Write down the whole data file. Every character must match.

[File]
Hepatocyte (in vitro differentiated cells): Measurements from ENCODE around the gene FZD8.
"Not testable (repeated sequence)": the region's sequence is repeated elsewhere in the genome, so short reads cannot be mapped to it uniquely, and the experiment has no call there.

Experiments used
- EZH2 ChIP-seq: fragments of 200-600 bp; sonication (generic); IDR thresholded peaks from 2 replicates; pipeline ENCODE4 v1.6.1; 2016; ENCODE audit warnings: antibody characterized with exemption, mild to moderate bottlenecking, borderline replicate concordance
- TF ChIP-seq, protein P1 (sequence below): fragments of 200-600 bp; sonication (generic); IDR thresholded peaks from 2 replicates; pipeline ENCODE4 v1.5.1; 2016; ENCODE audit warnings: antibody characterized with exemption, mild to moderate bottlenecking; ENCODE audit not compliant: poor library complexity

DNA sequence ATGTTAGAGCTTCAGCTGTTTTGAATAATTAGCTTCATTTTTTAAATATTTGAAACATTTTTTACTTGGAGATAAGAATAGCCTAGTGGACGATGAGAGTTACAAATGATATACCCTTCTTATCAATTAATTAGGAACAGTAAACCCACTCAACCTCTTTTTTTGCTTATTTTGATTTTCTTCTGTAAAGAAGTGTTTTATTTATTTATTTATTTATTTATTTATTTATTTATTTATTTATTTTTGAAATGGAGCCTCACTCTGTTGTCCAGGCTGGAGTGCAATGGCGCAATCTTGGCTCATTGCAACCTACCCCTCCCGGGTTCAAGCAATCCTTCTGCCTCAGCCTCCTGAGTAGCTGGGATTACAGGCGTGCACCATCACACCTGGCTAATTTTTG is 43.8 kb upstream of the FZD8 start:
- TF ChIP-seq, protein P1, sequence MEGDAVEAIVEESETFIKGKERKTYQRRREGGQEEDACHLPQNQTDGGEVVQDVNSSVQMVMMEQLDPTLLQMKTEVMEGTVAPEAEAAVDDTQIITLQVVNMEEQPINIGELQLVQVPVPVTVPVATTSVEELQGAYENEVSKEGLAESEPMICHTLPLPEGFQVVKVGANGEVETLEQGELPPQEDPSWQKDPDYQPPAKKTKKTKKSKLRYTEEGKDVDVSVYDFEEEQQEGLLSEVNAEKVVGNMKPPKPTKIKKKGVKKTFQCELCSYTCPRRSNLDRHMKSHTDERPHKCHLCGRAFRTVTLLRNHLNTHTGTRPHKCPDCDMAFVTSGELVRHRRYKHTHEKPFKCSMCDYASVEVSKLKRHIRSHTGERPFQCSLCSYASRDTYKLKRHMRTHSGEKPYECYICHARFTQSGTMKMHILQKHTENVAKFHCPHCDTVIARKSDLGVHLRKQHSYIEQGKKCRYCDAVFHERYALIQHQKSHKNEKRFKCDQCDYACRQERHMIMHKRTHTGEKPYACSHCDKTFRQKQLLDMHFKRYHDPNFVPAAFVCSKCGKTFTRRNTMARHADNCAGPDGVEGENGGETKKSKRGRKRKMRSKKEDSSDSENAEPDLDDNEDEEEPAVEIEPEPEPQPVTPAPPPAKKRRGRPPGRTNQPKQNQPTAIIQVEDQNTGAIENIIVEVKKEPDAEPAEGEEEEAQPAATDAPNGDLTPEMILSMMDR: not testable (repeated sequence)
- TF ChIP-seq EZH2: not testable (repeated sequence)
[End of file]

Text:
Hepatocyte (in vitro differentiated cells): Measurements from ENCODE around the gene FZD8.
"Not testable (repeated sequence)": the region's sequence is repeated elsewhere in the genome, so short reads cannot be mapped to it uniquely, and the experiment has no call there.

Experiments used
- EZH2 ChIP-seq: fragments of 200-600 bp; sonication (generic); IDR thresholded peaks from 2 replicates; pipeline ENCODE4 v1.6.1; 2016; ENCODE audit warnings: antibody characterized with exemption, mild to moderate bottlenecking, borderline replicate concordance
- TF ChIP-seq, protein P1 (sequence below): fragments of 200-600 bp; sonication (generic); IDR thresholded peaks from 2 replicates; pipeline ENCODE4 v1.5.1; 2016; ENCODE audit warnings: antibody characterized with exemption, mild to moderate bottlenecking; ENCODE audit not compliant: poor library complexity

DNA sequence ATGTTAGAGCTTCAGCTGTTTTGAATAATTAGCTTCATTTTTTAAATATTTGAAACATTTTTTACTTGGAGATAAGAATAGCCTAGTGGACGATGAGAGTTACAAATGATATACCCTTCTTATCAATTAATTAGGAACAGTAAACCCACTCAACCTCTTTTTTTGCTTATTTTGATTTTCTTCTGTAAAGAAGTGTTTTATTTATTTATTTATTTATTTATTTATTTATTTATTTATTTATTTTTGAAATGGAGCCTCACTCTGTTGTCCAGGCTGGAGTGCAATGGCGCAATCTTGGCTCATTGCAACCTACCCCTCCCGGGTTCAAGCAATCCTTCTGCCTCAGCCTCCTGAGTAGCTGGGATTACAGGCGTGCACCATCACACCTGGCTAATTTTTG is 43.8 kb upstream of the FZD8 start:
- TF ChIP-seq, protein P1, sequence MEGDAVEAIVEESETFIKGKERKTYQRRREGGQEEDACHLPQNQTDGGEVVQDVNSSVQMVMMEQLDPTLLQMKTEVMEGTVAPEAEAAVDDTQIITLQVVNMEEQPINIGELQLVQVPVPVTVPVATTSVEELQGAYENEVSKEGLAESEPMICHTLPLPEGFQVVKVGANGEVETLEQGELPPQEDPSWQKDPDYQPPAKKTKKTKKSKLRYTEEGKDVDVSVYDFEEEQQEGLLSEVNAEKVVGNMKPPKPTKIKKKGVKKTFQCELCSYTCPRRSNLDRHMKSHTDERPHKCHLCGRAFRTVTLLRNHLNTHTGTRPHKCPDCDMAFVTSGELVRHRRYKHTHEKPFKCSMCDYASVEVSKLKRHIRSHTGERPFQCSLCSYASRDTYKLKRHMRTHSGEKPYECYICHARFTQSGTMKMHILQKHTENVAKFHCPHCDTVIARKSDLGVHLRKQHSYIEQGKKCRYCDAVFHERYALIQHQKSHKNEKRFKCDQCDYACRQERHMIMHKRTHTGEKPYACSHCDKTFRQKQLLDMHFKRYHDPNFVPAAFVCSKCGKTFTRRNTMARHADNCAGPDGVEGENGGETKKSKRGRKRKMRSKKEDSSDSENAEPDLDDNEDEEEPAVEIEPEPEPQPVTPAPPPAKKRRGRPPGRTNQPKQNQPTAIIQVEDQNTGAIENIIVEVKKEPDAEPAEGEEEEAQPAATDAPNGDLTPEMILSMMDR: not testable (repeated sequence)
- TF ChIP-seq EZH2: not testable (repeated sequence)